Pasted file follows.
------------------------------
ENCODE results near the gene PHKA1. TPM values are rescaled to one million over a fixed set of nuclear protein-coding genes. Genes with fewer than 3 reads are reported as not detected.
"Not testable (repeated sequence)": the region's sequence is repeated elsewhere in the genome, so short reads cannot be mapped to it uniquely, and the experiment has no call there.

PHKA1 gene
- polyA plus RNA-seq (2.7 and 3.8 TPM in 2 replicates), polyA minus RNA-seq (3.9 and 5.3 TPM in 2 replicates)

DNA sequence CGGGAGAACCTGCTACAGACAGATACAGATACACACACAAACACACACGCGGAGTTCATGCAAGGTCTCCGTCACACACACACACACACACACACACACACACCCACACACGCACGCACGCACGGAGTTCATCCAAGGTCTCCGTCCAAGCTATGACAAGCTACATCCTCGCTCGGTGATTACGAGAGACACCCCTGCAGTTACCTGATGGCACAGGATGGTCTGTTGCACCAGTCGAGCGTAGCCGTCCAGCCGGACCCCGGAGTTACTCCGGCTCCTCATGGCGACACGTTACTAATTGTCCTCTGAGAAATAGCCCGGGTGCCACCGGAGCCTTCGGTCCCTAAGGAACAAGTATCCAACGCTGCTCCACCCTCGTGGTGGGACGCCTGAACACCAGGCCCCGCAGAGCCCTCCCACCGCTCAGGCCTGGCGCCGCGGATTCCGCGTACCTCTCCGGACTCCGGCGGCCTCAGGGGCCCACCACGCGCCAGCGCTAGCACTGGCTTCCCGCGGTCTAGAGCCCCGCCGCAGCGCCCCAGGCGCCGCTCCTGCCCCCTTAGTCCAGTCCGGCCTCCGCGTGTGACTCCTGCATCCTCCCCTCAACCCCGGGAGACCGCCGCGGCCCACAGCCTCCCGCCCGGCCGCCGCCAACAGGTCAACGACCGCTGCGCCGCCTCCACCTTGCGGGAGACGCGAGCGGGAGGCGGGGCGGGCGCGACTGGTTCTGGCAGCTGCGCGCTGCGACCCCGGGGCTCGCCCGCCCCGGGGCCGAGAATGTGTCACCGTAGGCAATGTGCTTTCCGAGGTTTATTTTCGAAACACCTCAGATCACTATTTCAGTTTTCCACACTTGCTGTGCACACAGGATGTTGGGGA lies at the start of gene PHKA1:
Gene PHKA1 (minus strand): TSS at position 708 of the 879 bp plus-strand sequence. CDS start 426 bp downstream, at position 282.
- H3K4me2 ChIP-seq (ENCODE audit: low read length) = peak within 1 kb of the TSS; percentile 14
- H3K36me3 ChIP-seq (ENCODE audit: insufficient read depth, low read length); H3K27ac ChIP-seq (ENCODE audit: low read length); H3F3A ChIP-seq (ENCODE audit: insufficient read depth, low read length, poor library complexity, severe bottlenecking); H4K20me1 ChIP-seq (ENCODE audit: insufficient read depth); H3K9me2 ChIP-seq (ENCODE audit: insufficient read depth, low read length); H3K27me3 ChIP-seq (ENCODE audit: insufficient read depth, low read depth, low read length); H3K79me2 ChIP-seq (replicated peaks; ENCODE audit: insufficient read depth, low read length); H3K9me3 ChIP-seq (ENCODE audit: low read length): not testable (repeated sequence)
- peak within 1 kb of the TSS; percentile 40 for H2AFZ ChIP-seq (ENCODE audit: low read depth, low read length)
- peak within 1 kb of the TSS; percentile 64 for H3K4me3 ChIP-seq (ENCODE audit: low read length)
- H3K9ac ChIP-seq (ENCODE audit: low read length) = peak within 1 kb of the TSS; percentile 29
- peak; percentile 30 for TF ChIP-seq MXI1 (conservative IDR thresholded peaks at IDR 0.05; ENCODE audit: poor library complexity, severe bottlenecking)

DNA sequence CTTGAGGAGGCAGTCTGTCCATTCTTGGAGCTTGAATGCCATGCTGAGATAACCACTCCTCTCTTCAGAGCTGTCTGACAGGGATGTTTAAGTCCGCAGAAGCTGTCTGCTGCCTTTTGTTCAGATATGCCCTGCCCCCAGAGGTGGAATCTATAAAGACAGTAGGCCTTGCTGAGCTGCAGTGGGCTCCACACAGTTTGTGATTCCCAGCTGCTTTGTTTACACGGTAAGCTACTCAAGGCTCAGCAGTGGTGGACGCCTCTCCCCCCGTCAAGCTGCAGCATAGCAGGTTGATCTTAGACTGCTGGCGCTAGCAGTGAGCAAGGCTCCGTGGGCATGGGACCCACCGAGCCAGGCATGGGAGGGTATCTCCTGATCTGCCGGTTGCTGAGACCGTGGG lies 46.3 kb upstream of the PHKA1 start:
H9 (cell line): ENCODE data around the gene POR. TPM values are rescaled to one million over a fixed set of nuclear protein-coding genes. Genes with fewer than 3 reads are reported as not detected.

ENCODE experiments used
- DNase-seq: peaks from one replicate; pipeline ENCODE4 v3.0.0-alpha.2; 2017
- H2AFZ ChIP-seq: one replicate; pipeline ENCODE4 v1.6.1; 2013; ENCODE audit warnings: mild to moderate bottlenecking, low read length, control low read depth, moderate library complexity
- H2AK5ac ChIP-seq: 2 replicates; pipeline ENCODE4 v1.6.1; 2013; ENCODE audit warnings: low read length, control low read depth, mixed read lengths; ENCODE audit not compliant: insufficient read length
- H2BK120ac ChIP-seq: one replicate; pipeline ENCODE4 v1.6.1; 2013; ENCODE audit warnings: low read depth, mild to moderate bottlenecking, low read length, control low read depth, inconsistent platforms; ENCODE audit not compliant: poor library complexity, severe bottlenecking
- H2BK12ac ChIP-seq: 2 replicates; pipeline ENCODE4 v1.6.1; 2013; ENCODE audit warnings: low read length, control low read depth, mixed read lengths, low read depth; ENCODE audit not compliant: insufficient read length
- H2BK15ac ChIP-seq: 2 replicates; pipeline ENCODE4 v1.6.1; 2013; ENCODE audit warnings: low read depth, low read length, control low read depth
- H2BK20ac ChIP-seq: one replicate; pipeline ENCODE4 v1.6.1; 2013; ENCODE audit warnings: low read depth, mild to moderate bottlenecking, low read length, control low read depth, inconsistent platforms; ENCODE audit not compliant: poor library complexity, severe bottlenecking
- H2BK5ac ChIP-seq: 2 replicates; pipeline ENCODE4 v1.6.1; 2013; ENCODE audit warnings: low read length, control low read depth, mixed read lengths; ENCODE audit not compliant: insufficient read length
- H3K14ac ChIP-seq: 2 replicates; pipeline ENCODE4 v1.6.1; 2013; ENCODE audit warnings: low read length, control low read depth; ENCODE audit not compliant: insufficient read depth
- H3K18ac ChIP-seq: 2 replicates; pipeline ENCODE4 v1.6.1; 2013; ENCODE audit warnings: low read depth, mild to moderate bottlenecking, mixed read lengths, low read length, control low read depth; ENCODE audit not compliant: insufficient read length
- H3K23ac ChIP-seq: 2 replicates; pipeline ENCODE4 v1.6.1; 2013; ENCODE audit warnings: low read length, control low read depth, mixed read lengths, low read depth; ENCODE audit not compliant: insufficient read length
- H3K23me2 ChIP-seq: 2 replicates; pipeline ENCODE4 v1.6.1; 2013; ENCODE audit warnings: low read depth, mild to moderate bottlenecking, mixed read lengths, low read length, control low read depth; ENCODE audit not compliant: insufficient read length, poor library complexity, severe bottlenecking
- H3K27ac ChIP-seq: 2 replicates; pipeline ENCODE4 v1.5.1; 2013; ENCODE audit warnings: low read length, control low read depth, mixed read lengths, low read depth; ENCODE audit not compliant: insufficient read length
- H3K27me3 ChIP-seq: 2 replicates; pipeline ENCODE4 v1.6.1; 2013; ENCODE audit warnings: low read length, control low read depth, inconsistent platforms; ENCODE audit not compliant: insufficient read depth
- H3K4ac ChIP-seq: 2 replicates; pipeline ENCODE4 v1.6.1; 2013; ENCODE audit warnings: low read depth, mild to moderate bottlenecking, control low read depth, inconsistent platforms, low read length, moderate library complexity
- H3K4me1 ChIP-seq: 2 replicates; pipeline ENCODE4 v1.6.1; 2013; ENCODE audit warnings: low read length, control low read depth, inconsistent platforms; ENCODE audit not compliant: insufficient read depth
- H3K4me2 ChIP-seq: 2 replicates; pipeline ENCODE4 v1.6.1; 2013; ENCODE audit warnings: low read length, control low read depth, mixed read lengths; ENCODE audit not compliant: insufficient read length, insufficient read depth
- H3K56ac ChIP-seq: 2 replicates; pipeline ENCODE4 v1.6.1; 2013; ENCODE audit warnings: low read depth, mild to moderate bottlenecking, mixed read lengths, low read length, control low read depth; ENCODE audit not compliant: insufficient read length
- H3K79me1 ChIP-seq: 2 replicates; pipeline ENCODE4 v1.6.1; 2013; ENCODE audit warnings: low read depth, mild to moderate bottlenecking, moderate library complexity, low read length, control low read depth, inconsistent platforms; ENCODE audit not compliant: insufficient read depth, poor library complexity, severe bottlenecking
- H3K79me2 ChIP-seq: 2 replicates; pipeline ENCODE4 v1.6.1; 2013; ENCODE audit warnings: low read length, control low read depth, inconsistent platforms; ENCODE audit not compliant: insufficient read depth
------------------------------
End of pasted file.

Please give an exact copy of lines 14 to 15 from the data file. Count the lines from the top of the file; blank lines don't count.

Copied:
H9 (cell line): ENCODE data around the gene POR. TPM values are rescaled to one million over a fixed set of nuclear protein-coding genes. Genes with fewer than 3 reads are reported as not detected.

ENCODE experiments used